The shares slid 8p to 118p on news of the one-for-three share offer at 105p.
John Jackson, the chief executive appointed in October 1994 with a brief to rebuild the business, said the group's retail chain had a profitable future, despite the virtual disappearance of profits last year.
"This is the first time for several years Sketchley is ready to grow. The reason for the rights issue is that there are a number of investment projects with good short-term pay-backs."
Mr Jackson said the higher gearing was consistent with what the new management had said before. "Our view is that we can get better returns going to shareholders than the banks."
The stock market was braced for bad news from Sketchley after it issued a detailed profits warning in March as well as plans to sell 160 loss- making branches in its dry-cleaning and SupaSnaps photo chains.
In the event, pre-tax losses came in at pounds 3.5m for the year to March. Stripping out the pounds 7.5m cost of the closures, the underlying figure slumped from pounds 6.4m to pounds 4m, while gearing soared from 35 to 86 per cent during the period, partly as a result of stocks taken on to support new workwear and textile rental contracts.
Mr Jackson promised an end to the one-off exceptional items which have been a feature of the group's recent profit and loss accounts, saying the latest figure of pounds 7.5m "will be more than sufficient to refocus the retail side".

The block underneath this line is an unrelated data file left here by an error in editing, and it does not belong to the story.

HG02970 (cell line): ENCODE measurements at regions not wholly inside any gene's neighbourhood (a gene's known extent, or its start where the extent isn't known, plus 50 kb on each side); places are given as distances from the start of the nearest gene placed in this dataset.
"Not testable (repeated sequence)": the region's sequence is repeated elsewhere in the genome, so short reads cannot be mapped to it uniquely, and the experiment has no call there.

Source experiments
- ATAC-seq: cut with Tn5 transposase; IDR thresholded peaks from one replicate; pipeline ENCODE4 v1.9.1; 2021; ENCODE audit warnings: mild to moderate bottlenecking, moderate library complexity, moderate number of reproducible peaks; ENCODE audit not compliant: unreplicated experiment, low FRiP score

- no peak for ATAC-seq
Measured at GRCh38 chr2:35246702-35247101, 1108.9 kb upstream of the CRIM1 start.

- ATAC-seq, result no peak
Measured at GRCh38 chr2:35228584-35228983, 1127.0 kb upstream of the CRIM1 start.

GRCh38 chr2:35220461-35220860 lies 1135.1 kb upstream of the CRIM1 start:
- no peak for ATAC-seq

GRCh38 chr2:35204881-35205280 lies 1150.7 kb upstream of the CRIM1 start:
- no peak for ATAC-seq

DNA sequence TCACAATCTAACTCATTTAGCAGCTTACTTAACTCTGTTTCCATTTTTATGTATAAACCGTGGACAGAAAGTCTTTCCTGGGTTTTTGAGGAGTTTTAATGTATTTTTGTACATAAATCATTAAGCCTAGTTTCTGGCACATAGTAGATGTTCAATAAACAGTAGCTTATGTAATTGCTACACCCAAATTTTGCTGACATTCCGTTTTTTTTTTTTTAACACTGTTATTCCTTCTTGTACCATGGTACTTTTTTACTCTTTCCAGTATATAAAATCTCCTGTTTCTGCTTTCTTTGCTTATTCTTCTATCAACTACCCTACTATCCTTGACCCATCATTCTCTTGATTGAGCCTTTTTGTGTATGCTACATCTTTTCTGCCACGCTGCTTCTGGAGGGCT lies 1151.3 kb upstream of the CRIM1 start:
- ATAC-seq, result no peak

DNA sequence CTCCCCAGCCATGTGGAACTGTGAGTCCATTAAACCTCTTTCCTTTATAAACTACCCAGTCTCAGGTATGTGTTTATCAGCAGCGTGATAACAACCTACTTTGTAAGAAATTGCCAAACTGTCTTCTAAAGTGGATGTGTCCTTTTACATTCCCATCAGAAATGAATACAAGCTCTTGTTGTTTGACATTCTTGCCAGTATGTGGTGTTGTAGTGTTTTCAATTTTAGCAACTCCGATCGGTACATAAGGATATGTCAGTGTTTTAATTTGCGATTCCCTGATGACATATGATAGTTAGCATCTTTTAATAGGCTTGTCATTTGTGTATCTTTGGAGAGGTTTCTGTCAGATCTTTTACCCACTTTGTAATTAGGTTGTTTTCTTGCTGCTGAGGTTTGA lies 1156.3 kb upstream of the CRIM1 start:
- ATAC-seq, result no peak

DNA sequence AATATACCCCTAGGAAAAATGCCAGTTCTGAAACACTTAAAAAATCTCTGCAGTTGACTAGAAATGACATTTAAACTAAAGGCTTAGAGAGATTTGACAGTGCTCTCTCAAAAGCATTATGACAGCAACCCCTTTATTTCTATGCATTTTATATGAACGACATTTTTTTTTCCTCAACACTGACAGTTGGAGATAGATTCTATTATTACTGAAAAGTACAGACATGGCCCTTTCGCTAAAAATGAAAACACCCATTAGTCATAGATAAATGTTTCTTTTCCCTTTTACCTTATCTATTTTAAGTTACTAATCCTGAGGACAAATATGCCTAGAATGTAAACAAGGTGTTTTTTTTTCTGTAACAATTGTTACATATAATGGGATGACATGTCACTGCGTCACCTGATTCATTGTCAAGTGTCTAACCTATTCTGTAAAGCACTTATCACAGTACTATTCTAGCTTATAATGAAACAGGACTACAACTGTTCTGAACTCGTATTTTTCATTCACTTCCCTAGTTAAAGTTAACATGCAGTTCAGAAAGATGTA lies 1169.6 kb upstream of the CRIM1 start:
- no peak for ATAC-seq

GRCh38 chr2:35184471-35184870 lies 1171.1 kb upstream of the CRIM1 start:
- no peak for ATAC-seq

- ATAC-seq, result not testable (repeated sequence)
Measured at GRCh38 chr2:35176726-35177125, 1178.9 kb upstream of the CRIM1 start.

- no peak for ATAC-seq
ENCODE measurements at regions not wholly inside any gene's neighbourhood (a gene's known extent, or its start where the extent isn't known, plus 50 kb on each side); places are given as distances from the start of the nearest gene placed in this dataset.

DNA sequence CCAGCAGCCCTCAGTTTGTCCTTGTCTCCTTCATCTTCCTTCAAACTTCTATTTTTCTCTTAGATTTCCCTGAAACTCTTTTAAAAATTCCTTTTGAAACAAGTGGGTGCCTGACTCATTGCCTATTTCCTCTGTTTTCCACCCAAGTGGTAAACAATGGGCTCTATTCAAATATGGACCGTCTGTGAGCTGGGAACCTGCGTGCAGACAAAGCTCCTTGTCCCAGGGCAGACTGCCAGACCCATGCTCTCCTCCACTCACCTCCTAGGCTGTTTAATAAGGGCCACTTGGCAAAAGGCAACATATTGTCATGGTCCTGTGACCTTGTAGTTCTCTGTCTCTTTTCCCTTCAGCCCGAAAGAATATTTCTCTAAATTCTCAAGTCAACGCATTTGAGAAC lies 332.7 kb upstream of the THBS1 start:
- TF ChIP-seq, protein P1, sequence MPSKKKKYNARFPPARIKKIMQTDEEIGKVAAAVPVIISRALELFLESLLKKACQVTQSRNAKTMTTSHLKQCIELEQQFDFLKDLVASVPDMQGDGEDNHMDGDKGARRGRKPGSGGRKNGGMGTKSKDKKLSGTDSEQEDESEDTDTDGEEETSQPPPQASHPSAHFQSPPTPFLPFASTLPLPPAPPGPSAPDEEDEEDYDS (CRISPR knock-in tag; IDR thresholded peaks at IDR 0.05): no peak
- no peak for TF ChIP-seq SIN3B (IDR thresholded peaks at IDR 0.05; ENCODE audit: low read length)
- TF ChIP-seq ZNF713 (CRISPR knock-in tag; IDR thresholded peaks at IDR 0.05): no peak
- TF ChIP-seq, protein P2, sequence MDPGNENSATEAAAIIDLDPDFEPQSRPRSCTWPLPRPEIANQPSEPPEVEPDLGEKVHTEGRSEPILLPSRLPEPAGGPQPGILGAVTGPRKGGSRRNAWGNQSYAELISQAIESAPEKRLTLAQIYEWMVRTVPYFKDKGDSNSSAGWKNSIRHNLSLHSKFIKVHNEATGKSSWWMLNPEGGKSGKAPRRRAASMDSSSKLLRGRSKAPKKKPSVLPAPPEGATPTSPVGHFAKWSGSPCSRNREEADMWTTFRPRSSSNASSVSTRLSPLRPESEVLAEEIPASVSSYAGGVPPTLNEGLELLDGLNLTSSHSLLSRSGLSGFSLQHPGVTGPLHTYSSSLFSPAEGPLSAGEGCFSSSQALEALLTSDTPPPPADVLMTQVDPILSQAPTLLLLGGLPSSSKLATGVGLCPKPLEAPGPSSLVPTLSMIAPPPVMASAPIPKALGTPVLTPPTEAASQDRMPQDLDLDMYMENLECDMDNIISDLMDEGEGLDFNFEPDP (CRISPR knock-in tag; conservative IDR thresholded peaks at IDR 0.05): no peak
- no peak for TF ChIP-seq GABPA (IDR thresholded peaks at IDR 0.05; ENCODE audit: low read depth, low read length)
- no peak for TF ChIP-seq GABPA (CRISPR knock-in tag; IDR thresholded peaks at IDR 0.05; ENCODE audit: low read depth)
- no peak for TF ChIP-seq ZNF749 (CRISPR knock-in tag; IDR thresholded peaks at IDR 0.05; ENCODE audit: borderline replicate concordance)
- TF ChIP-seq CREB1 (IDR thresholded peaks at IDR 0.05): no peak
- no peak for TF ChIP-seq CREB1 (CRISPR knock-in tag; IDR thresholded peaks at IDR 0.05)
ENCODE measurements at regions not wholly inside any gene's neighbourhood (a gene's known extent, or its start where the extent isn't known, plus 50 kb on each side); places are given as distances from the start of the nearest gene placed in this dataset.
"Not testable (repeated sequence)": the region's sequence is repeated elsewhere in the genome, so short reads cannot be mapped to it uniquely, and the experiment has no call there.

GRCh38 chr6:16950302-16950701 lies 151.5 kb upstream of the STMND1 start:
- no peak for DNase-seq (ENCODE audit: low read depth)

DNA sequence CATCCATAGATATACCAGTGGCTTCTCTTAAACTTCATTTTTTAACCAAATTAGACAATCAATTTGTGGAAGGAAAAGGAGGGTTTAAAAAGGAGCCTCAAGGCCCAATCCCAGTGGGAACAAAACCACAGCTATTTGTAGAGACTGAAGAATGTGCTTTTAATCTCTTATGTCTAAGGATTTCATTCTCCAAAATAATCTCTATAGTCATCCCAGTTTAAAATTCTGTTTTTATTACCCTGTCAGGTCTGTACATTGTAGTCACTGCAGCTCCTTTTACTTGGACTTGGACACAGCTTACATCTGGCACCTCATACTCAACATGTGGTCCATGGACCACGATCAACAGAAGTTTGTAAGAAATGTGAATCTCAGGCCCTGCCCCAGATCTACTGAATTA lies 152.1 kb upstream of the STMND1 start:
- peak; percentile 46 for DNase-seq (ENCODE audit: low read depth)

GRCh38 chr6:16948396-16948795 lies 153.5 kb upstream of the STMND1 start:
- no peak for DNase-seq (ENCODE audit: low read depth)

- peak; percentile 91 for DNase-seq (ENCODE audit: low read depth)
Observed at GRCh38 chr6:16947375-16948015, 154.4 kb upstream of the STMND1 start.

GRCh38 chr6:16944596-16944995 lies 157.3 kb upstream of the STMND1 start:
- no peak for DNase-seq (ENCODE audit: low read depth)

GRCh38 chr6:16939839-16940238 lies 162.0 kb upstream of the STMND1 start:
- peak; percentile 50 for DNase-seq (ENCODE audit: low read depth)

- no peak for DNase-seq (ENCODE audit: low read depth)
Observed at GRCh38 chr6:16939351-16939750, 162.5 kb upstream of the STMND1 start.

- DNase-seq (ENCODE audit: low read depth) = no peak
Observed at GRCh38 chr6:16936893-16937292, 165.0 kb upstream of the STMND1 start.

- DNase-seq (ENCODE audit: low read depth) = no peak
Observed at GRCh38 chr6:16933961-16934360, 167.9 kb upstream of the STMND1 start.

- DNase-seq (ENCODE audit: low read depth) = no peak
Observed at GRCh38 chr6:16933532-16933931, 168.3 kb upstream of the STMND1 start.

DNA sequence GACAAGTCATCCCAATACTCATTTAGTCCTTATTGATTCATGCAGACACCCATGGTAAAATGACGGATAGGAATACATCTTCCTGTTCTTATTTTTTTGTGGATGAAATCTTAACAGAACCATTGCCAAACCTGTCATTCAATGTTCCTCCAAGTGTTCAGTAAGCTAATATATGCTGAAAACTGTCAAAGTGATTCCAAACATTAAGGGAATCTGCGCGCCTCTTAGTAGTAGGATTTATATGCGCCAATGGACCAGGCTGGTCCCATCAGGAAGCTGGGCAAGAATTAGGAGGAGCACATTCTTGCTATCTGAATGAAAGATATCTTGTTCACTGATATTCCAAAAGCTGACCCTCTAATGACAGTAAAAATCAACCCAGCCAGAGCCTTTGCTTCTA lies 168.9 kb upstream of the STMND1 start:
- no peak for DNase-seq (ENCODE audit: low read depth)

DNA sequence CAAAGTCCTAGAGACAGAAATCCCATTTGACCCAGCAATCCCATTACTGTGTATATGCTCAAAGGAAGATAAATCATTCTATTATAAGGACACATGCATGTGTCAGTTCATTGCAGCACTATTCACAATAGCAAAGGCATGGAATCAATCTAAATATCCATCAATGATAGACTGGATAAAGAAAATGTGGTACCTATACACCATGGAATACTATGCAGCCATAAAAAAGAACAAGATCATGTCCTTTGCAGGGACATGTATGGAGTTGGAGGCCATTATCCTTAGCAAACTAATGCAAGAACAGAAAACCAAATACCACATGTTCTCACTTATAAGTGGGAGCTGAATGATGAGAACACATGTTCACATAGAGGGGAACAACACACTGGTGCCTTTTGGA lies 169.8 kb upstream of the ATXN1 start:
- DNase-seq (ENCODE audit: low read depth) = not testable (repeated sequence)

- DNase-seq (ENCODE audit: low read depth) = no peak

Sketchley has already spent pounds 2m of the pounds 6.5m cash cost of the closures, of which 130 have been completed to date, with the rest of the money going out over the next three years. The latest cuts will bring the total number of outlets to 550, which will eventually include 35 within Sainsbury's supermarkets.
Losses in the 160 under-performing branches came to around pounds 3m last year, dragging retail profits down from pounds 2.83m to just pounds 98,000. Mr Jackson said like-for-like dry cleaning sales in the remaining shops were up 5 per cent in the first three months of the current year, although the comparable period had been depressed by last year's hot summer.
August's decision to slash photo-processing charges by 25 per cent had resulted in a 30 per cent sales increase at SupaSnaps, Mr Jackson said, which has made up for the loss of margin on price.
The rights money will initially reduce pro forma gearing to 10 per cent, but that is expected to rise to between 30 and 40 per cent as the money is invested. Big new contracts on the workwear side like those for Jaguar and Sainsbury won last year involved investment of up to pounds 4m in stock, Sketchley said. The rental division saw profits rise from pounds 6.2m to pounds 6.89m last year and the aim is for it to contribute three-quarters of revenues within three years, up from 43 per cent now.